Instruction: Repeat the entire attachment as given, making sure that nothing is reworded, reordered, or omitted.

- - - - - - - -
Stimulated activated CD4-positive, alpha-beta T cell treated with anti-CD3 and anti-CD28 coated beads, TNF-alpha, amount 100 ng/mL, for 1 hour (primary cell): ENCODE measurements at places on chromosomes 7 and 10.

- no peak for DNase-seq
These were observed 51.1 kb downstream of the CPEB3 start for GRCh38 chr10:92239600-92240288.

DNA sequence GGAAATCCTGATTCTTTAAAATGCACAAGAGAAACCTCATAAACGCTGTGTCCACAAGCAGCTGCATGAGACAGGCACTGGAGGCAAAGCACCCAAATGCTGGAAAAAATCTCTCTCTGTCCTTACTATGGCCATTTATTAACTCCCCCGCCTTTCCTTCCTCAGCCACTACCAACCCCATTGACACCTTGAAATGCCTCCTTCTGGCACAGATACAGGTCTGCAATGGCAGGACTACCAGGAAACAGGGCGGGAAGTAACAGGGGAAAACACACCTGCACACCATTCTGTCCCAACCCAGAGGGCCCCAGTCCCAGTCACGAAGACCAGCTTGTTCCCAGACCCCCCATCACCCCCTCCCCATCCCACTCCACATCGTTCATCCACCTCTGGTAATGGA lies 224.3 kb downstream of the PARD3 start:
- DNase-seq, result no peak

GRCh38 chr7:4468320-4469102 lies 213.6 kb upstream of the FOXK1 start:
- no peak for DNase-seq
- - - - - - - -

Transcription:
Stimulated activated CD4-positive, alpha-beta T cell treated with anti-CD3 and anti-CD28 coated beads, TNF-alpha, amount 100 ng/mL, for 1 hour (primary cell): ENCODE measurements at places on chromosomes 7 and 10.

- no peak for DNase-seq
These were observed 51.1 kb downstream of the CPEB3 start for GRCh38 chr10:92239600-92240288.

DNA sequence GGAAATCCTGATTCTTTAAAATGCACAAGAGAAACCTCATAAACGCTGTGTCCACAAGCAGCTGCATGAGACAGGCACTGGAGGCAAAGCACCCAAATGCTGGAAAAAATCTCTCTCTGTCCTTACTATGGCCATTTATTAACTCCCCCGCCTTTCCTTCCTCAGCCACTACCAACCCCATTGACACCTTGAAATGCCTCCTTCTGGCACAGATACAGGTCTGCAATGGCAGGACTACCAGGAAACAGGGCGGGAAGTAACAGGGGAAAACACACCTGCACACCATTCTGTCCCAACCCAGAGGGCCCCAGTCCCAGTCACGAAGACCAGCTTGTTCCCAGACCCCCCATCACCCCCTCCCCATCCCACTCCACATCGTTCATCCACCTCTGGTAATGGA lies 224.3 kb downstream of the PARD3 start:
- DNase-seq, result no peak

GRCh38 chr7:4468320-4469102 lies 213.6 kb upstream of the FOXK1 start:
- no peak for DNase-seq